5. Gucci Mane Gucci Mane's not necessarily a worldwide rap star, but he is a master of the grind and one of the most prolific artists in the game. Since 2006, Gucci's released 42 mixtapes, including eight already this year! In 2007, he released No Pad, No Pencil, which marked his departure from writing his lyrics and also a meteoric rise in popularity. Since, then Gucci's collabed with some of the best DJs around, including DJ Drama, Trap-A-Holics and DJ Holiday.

4. Big K.R.I.T. K.R.I.T.'s been making music since 2005, but the mixtape that brought him to a wide audience was 2010's K.R.I.T. Wuz Here. The self-produced tape overflows will old-school soul, wisdom and the finest rapping to come out of Mississippi since... well, ever. But instead of immediately capitalizing on his newfound heat with a studio album, which he certainly could have done, he instead kept putting out dope mixtape after dope mixtape. By the time he finally released his studio debut Live From the Underground, K.R.I.T. had already put out so much great music, the album sounded no better (maybe even a little worse) than the mixtapes. To K.R.I.T.'s credit, the album's not bad at all; the mixtapes are just really, really good.

3. Lil B Lil B is the patron saint of mixtapes. He has more mixtapes than most rappers have singles. Actually, he might have more mixtapes than he has singles. The question about Lil B's music has always been consistency. One minute, he'll go absolutely out of his mind, and the next, he'll sound laughably bad. The new mixtape paradigm of a mixtape being basically a less formal album works perfectly for his Based style. He just releases music continuously and doesn't have to worry about his projects being cohesive or up to label standards.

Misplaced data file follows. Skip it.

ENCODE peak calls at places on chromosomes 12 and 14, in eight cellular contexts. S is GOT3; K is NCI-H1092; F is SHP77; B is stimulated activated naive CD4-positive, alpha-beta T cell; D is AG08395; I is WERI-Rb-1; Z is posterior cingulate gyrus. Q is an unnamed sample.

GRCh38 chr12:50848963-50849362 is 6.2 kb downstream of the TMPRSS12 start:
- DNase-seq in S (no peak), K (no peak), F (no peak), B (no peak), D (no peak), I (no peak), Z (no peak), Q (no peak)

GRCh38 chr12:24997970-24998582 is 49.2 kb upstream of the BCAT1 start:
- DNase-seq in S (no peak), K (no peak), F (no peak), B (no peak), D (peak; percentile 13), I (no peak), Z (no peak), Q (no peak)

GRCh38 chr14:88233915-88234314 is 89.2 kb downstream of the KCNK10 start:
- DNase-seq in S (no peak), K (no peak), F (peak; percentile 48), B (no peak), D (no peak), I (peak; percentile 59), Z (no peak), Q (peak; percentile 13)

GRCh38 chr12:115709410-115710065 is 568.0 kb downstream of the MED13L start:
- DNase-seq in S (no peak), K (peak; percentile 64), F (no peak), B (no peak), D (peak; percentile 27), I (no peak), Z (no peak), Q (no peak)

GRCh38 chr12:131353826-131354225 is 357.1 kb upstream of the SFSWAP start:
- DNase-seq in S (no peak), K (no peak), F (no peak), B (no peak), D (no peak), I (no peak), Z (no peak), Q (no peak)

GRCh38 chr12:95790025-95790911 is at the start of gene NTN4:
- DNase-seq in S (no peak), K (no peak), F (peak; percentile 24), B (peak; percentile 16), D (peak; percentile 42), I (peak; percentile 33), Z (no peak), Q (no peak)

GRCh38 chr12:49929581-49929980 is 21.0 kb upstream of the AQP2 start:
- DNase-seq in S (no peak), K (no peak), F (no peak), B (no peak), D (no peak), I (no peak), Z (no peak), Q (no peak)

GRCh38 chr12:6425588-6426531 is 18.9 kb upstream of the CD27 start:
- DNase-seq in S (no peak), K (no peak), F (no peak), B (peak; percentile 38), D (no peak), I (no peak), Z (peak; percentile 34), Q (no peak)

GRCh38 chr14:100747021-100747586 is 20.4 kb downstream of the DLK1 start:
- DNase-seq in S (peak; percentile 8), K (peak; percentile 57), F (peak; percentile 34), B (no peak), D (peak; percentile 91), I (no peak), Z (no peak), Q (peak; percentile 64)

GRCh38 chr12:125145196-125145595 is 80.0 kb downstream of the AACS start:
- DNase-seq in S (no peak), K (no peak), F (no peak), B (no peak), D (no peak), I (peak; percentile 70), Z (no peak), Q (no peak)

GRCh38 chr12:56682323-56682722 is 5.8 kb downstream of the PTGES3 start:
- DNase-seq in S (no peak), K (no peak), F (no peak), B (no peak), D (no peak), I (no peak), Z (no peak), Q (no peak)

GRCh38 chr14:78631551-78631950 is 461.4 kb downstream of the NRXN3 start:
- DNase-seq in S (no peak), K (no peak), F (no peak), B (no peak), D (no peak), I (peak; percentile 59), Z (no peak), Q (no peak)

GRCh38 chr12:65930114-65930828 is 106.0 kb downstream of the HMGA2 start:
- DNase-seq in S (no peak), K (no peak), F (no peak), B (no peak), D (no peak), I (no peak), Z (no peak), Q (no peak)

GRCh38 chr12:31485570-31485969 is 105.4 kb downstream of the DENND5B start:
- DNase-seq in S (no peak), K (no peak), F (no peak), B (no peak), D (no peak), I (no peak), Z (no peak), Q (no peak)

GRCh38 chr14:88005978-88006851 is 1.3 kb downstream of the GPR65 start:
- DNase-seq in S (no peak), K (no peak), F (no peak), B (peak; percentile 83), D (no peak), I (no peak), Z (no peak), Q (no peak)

2. Lil Wayne From 2004 through 2009, Lil Wayne was absolutely the king of the mixtape game. Beginning with Da Drought, but especially Dedication 2 and Da Drought 3, Lil Wayne was honing his skills to eventually become the superstar he is today. Although every Wayne album has sold well enough to go Gold, Platinum or better, many fans would argue that he has, for whatever reason, saved his best material for mixtapes like the aforementioned and, more recently, No Ceilings. Maybe it's just that an informal Weezy is a more enjoyable Weezy.

1. 50 Cent The difference between 50 Cent's career before and after he released 50 Cent is the Future and No Mercy, No Fear two months apart is staggering. In fact, it was Fiddy that set the standard for the game-changing mixtape with his debut, which was hosted by DJ Whoo Kid and borrowed beats from New York rap legends aplently, on which he arguably spit better the instrumentals than the original rappers. 50 Cent's earliest mixtapes changed the game for rappers trying to make a name for themselves and showed that it was possible to jump from obscurity to number one. As 50's career has gradually cooled, he's moved back to the mixtape game he helped create to recapture the same fire that he started with, but it seems unlikely that he will eclipse the power of his first.

See also: - Ten rap features that stole the show - The ten weirdest hip-hop releases of all time - Ten rappers and the artistic movements they exemplify